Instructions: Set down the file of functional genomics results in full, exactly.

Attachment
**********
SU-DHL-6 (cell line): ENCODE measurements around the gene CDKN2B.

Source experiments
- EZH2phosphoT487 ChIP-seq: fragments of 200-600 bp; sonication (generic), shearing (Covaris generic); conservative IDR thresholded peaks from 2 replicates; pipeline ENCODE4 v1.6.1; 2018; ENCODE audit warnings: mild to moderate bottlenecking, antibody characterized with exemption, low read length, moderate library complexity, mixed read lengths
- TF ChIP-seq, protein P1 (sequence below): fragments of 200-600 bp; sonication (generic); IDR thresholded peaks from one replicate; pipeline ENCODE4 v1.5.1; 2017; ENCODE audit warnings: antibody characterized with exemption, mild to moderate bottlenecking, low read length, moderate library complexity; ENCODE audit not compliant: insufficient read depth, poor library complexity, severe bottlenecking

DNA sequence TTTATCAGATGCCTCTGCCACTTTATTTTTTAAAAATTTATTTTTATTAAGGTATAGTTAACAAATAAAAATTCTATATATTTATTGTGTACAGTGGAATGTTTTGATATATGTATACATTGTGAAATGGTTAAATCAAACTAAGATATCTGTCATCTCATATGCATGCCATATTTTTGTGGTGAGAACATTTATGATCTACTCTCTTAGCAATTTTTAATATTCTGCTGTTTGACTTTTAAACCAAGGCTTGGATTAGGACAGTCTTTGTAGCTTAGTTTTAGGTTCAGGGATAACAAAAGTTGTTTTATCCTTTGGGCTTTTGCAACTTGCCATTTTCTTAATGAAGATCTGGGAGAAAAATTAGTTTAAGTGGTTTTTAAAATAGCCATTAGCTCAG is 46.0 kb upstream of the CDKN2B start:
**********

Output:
SU-DHL-6 (cell line): ENCODE measurements around the gene CDKN2B.

Source experiments
- EZH2phosphoT487 ChIP-seq: fragments of 200-600 bp; sonication (generic), shearing (Covaris generic); conservative IDR thresholded peaks from 2 replicates; pipeline ENCODE4 v1.6.1; 2018; ENCODE audit warnings: mild to moderate bottlenecking, antibody characterized with exemption, low read length, moderate library complexity, mixed read lengths
- TF ChIP-seq, protein P1 (sequence below): fragments of 200-600 bp; sonication (generic); IDR thresholded peaks from one replicate; pipeline ENCODE4 v1.5.1; 2017; ENCODE audit warnings: antibody characterized with exemption, mild to moderate bottlenecking, low read length, moderate library complexity; ENCODE audit not compliant: insufficient read depth, poor library complexity, severe bottlenecking

DNA sequence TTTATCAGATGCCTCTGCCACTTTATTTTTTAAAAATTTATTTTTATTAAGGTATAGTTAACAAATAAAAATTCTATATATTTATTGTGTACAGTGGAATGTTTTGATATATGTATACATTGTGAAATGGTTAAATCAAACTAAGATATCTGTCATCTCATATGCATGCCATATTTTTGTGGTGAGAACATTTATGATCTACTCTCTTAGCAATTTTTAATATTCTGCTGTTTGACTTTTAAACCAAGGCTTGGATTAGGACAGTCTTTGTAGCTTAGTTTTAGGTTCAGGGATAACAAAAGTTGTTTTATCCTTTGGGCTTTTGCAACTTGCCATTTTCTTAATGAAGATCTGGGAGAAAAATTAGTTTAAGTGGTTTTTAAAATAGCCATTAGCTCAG is 46.0 kb upstream of the CDKN2B start: